How Driving Drowsy Can Be More Dangerous Than Driving Drunk

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Falling asleep behind the wheel has increasingly become a problem amongst overtired, overstressed, and overworked drivers. As people push themselves to work longer hours and multitask, fatigue has infiltrated the roadway. According to the National Highway Traffic Safety Administration (NHTSA), at least 845 people died in drowsy driving accidents in one year alone. Statistics often fall short of the actual numbers, since tiredness is a difficult cause to identify. Become part of the solution by learning the real risks of drowsy driving.

The Sleep Problem in America

The Centers for Disease Control and Prevention (CDC) says that more than 70 million Americans suffer from sleep disorders. Insomnia, sleep apnea, narcolepsy, circadian rhythm disorders, snoring, night terrors, sleepwalking, and restless leg syndrome are all disorders that can cause sleep deprivation and constant drowsiness. When sleep-deprived drivers get behind the wheel, the hum of the engine and the monotony of the road can make them fall asleep.

The most likely people to drive drowsy are those who don’t sleep enough, employees who work nights or long shifts, commercial drivers, drivers who use certain medications, and those with sleep disorders. Certain prescription and over-the-counter medications, such as decongestants or cold medicine, can have drowsiness as a possible side effect. Drivers should avoid operating vehicles after taking these medications. They should also avoid long drives or night trips if they haven’t gotten enough sleep lately.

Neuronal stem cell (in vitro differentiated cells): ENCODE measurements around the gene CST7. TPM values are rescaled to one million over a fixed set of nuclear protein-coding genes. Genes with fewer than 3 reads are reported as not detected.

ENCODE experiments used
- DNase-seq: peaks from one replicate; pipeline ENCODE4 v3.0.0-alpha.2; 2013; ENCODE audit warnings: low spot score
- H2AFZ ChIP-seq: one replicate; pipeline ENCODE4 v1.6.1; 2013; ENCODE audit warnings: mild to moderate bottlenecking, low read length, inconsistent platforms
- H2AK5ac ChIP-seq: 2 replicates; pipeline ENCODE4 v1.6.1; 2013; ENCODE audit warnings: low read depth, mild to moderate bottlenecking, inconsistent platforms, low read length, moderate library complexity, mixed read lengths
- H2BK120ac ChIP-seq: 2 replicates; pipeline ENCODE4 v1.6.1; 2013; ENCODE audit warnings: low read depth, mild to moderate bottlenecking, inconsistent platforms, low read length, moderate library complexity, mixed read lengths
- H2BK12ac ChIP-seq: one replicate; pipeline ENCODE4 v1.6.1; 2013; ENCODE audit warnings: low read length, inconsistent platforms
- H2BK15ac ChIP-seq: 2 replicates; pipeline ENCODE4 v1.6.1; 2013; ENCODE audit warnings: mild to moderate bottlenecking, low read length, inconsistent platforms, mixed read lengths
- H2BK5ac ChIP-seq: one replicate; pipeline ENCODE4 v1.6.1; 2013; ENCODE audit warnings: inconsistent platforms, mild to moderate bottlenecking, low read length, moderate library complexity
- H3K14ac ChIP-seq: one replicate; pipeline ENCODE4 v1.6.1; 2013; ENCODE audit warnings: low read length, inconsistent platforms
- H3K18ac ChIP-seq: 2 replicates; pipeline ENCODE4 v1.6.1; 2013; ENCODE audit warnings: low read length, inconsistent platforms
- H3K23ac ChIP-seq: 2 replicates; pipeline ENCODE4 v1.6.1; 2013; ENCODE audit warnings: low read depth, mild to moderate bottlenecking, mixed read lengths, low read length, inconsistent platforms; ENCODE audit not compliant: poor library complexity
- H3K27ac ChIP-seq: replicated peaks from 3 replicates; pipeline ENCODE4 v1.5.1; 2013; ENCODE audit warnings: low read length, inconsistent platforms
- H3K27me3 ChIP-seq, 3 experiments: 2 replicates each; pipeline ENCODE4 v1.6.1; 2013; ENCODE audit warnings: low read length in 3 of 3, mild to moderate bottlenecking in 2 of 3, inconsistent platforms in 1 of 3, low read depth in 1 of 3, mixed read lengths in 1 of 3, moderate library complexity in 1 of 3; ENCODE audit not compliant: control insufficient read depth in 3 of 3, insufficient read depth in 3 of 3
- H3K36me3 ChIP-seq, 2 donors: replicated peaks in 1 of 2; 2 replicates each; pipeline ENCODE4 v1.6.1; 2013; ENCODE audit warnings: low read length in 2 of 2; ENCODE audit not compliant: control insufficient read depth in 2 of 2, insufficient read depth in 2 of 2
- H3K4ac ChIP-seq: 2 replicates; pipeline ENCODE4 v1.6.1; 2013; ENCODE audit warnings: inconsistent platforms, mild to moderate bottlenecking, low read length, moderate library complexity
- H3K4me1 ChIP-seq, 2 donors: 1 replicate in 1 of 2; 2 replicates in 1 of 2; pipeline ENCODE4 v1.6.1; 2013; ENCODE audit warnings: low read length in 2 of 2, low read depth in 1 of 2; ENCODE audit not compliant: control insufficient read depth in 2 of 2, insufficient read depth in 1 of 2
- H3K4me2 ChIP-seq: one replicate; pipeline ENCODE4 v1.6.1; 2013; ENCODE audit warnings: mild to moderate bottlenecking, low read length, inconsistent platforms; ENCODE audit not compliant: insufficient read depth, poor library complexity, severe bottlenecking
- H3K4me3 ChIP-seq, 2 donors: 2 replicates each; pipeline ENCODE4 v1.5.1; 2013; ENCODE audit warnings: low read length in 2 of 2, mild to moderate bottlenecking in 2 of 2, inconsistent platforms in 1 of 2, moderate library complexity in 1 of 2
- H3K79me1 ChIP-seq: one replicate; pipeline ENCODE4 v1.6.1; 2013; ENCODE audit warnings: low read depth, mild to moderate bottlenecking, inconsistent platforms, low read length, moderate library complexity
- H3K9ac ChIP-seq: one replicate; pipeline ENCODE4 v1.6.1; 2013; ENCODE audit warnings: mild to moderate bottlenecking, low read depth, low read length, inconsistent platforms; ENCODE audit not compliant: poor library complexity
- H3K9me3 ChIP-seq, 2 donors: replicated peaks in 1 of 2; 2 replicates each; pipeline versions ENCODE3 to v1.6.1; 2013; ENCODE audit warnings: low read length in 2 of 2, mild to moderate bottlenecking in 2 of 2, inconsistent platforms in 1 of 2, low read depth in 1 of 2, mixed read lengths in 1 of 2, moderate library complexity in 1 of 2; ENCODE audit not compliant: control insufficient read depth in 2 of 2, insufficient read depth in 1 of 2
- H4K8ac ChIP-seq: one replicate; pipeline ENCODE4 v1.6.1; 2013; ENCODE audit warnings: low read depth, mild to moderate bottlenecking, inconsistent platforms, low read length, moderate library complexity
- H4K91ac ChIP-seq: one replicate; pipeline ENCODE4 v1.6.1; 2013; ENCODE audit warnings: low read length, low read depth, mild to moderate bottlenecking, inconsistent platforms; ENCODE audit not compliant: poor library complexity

One CDC survey showed that one in 25 drivers admitted to falling asleep behind the wheel within the last 30 days. Although the NHTSA states that around 800 deaths occur from drowsy driving each year, researchers believe as many as 6,000 fatal accidents could result from drowsy driving annually. It is often impossible to tell during an investigation if a deceased driver had been dozing off or sleeping behind the wheel at the time of the accident, making related statistics largely underreported.

How Does Drowsiness Affect a Driver?

Sleep deprivation has a similar effect to alcohol on a driver. According to the Sleep Foundation, going without sleep for 18 consecutive hours makes a driver as impaired as if he or she had a blood alcohol concentration level of 0.05. A drowsy driver will typically lose the ability to detect and react to dangerous roadway situations. Drowsiness dulls the senses, causing things such as heavy eyes and blurred vision. It also reduces reaction time, making the driver sluggish and slow to maneuver away from road hazards. In these ways, it is similar to drunkenness.

Driving drowsy can be even more dangerous than drunk driving, however, because it can sneak up on an unsuspecting driver. Most drivers don’t realize they’re falling asleep until they’ve already driven off the road or crashed into someone or something. Drowsy drivers can doze off while going fast on the highway, dropping into unconsciousness and being unable to hit the brakes or swerve. Drunk drivers, on the other hand, often know they are impaired and may slow down or take other actions in an attempt to avoid an accident.

Furthermore, many drivers don’t understand the dangers of drowsy driving. While every licensed driver knows it’s illegal to operate a vehicle under the influence of drugs or alcohol, most don’t think twice about driving while tired. Drowsy driving isn’t a crime, although it is an act of negligence. Lack of education and awareness on the subject of drowsy driving contributes to the high number of related accidents, since many drivers underestimate the risk. There may be more drowsy drivers than drunk drivers on the road at any time.

If a drowsy driver caused your car accident, contact a lawyer. These accidents often occur at high-speeds and involve serious collisions such as head-on impacts. A car accident lawyer can help you maximize your crash compensation.